Saturday, March 20, 2021

Review - The Black Kids by Christina Hammonds Reed



 Title: The Black Kids

Author: Christina Hammonds Reed

Pages: 368

Publisher: Simon & Schuster Children's Books

Release Date: 4th August 2020


Blurb from Goodreads:

Perfect for fans of The Hate U Give, this unforgettable coming-of-age debut novel is a unflinching exploration of race, class, and violence as well as the importance of being true to yourself.

Los Angeles, 1992

Ashley Bennett and her friends are living the charmed life. It’s the end of high school and they’re spending more time at the beach than in the classroom. They can already feel the sunny days and endless possibilities of summer.

But everything changes one afternoon in April, when four police officers are acquitted after beating a black man named Rodney King half to death. Suddenly, Ashley’s not just one of the girls. She’s one of the black kids.

As violent protests engulf LA and the city burns, Ashley tries to continue on as if life were normal. Even as her self-destructive sister gets dangerously involved in the riots. Even as the model black family façade her wealthy and prominent parents have built starts to crumble. Even as her best friends help spread a rumor that could completely derail the future of her classmate and fellow black kid, LaShawn Johnson.

With her world splintering around her, Ashley, along with the rest of LA, is left to question who is the us? And who is the them?


 Goodreads | Amazon UK | Amazon US | Bookshop

My Review:

*I received an eARC of this book in exchange for an honest review. Thanks to Simon & Schuster Children's UK and NetGalley*

It's 1992 and teenager Ashley Bennett is weeks away from graduating high school.

Her home of Los Angeles turns violent when the trial of several police officers, who beat a black man to death, ends with them walking away with no reprimands or time to serve.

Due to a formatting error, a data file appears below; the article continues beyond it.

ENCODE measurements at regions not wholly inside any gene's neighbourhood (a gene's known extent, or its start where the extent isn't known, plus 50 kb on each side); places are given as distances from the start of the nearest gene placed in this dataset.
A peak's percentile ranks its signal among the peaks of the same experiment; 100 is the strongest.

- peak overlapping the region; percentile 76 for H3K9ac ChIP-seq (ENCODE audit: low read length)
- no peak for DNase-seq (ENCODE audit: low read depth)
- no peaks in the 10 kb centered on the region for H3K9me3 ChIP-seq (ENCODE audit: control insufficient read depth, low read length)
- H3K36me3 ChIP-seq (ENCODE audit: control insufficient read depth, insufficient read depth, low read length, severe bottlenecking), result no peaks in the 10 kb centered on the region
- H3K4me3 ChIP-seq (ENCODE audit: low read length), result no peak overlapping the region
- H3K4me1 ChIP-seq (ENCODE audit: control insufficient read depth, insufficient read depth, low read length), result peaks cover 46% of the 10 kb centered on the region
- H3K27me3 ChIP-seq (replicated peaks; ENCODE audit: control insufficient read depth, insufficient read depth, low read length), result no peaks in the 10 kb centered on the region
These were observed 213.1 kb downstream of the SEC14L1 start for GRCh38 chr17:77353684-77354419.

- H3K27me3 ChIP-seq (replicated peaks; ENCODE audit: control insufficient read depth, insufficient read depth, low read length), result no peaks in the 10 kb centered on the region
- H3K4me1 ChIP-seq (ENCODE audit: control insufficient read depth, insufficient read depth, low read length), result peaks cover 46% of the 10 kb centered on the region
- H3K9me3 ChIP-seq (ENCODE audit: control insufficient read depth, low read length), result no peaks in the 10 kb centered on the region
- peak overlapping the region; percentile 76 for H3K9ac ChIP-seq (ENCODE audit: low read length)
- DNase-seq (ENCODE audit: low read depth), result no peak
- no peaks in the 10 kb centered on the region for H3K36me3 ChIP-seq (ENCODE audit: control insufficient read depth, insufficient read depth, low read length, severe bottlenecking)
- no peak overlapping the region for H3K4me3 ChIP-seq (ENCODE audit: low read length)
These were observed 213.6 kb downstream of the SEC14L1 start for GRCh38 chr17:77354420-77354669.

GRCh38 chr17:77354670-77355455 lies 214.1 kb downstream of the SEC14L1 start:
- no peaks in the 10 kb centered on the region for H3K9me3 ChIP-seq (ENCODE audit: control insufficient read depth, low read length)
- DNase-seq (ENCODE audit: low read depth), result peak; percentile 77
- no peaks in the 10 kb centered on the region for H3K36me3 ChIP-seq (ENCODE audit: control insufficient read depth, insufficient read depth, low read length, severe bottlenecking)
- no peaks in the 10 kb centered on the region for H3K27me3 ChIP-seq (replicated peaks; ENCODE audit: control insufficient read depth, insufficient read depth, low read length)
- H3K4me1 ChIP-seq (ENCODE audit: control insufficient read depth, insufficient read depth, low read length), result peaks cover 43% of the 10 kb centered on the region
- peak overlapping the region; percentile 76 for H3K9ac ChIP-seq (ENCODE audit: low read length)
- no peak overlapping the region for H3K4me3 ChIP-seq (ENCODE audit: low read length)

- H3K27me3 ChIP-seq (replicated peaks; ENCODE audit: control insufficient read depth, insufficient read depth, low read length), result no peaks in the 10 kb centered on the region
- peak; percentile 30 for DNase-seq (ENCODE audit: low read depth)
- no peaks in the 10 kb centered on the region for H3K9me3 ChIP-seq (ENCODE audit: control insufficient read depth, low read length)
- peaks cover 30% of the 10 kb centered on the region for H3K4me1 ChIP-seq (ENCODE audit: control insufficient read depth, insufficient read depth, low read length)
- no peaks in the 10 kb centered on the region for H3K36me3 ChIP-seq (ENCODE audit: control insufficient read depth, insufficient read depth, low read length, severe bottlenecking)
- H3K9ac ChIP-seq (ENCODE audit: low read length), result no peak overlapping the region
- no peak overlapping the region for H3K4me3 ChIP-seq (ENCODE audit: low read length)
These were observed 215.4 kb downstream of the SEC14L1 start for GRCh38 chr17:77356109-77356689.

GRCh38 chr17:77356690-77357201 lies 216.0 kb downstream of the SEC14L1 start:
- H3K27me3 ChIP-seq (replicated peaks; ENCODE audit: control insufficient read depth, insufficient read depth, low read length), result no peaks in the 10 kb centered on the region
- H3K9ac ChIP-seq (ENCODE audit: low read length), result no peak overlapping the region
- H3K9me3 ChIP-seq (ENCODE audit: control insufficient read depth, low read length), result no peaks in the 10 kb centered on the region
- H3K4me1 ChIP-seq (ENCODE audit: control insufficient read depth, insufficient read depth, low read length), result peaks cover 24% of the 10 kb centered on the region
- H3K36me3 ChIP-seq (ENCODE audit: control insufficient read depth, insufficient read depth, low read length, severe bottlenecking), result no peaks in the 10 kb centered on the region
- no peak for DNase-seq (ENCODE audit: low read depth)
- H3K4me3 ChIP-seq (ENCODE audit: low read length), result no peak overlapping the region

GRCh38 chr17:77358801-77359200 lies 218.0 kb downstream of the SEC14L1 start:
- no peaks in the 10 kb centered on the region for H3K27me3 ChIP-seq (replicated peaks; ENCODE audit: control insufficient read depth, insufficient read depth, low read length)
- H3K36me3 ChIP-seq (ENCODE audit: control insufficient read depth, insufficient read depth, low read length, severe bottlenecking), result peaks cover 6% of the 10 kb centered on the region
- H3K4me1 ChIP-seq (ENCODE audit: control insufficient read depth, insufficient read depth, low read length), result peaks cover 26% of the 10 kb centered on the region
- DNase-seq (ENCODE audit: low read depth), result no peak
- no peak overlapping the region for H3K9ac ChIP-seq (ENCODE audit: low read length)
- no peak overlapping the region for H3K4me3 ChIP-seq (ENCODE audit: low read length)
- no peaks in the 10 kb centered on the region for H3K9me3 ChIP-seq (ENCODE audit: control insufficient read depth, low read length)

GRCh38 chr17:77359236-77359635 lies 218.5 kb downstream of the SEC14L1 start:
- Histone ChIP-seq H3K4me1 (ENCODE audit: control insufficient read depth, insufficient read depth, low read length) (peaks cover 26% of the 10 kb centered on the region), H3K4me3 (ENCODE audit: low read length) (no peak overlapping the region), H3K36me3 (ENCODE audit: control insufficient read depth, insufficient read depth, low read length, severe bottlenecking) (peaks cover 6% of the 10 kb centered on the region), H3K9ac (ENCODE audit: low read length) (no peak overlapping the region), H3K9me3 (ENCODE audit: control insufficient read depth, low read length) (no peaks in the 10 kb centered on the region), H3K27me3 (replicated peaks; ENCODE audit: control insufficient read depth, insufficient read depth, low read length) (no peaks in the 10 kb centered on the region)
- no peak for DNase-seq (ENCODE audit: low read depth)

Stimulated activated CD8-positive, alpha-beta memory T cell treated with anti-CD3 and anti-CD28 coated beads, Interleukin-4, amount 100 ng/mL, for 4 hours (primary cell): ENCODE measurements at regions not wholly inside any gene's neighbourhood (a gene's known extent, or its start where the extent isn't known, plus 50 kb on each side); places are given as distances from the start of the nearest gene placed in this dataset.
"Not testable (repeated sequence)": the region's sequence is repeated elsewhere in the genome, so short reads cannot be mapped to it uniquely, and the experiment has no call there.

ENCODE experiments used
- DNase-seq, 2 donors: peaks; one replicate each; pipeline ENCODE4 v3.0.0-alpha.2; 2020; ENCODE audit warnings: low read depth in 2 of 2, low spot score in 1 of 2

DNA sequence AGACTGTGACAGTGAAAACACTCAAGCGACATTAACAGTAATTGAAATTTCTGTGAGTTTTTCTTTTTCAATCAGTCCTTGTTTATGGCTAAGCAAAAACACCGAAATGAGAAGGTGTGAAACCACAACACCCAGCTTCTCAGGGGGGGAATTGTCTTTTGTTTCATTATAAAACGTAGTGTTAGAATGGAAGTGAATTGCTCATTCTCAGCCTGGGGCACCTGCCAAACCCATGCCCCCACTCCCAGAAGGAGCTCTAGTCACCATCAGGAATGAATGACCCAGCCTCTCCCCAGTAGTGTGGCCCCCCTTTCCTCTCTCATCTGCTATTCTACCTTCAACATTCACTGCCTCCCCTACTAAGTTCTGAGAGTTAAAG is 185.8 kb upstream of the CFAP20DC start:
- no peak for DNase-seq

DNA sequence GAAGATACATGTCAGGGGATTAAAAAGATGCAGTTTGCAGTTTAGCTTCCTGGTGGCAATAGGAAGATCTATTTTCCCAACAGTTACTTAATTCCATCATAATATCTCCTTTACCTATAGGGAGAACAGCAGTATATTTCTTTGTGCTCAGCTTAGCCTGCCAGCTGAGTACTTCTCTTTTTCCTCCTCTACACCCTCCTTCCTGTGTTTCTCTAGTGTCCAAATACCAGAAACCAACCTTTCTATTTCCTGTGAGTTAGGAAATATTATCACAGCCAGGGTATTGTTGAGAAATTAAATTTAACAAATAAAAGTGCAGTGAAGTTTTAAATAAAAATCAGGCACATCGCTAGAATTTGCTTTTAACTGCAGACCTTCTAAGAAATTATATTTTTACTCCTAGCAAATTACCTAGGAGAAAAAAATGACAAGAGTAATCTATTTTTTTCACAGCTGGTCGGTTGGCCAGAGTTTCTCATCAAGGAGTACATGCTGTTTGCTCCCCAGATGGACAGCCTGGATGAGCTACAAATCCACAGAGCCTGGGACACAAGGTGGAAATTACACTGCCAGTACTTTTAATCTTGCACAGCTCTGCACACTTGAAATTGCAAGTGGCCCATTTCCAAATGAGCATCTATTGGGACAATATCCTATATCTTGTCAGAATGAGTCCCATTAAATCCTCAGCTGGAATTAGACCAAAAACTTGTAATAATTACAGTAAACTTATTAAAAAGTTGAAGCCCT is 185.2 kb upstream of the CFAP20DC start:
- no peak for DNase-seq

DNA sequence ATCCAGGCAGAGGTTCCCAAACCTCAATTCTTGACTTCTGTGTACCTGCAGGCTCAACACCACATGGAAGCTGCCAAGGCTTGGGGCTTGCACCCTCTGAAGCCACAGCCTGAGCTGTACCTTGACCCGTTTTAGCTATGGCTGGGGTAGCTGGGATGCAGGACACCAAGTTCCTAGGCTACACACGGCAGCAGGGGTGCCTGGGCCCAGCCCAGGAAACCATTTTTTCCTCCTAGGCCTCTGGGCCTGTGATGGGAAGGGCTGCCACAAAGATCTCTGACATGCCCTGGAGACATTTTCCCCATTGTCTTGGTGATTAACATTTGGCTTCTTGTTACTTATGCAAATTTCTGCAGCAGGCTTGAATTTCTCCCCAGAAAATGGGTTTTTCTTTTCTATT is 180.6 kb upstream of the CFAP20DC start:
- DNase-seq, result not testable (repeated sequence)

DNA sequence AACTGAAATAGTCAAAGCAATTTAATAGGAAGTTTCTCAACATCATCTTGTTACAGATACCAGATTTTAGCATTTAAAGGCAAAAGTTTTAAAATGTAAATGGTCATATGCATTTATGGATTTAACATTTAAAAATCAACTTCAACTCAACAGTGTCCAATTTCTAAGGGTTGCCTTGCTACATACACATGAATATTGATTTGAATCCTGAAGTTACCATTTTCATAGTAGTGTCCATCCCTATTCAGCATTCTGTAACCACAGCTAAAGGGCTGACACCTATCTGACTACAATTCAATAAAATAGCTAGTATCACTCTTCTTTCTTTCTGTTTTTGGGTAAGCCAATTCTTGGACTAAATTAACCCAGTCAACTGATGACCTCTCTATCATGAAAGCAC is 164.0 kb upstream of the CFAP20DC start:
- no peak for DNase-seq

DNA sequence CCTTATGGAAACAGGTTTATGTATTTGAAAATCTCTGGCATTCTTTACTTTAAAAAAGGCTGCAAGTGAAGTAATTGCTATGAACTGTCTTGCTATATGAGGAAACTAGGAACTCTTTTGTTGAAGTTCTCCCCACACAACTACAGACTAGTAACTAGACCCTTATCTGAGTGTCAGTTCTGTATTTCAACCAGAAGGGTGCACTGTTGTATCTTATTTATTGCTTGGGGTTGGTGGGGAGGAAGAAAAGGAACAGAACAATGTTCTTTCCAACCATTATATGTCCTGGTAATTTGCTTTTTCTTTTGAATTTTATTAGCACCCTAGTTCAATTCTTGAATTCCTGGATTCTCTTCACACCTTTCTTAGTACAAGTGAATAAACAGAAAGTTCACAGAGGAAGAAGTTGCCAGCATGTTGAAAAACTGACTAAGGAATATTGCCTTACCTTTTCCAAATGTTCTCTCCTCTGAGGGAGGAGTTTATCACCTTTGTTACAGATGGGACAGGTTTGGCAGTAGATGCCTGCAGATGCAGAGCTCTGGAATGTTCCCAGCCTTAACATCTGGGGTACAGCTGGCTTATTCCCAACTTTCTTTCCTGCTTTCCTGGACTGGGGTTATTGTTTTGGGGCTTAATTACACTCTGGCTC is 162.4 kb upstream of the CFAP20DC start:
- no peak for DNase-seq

As her older sister, Jo, takes to the streets to join in with the riots, Ashley tries to live her life as usual, lounging by the pool with her friends. But Ashley finds herself questioning what it means to be one of the black kids.

I had heard a lot of hype about The Black Kids, so I had high hopes for the novel. However, I ended up not enjoying it as much as I thought I would.

I didn't find Ashley to be a particularly likeable protagonist - she was quite selfish at times and didn't think about how her words or actions would affect other people. However, I did get the feeling that she was kind of lost and didn't really know who she was as a person.

My favourite character was Jo, Ashley's sister. She was willing to fight and stand up for what she believed in and was quite a sad person. I felt that her parents didn't support her as much as they should have.

I also liked Heather and LaShawn.

The plot was quite slow and not much really happened. The book was definitely more focussed on Ashley as a character than the plot, which is not necessarily a bad thing, but I lose interest around the middle of the book.

The themes of race, family and friendship were interesting, but there were a few times when the book felt a bit messy to me, like it didn't quite know what it wanted to be.

I found some of the events mentioned enlightening and horrifying.

The writing style wasn't one of my favourites and I found that the scene could jump unexpectedly to a flashback. There were also details that were mentioned that later seemed to be forgotten and weren't elaborated on at all. For example, Ashley was a cheerleader but there weren't any scenes when she actually did any cheering or practising.

I'm disappointed that I didn't enjoy this more, but I can see why other people have liked it more than I did.

Overall, this was a mixed read for me.

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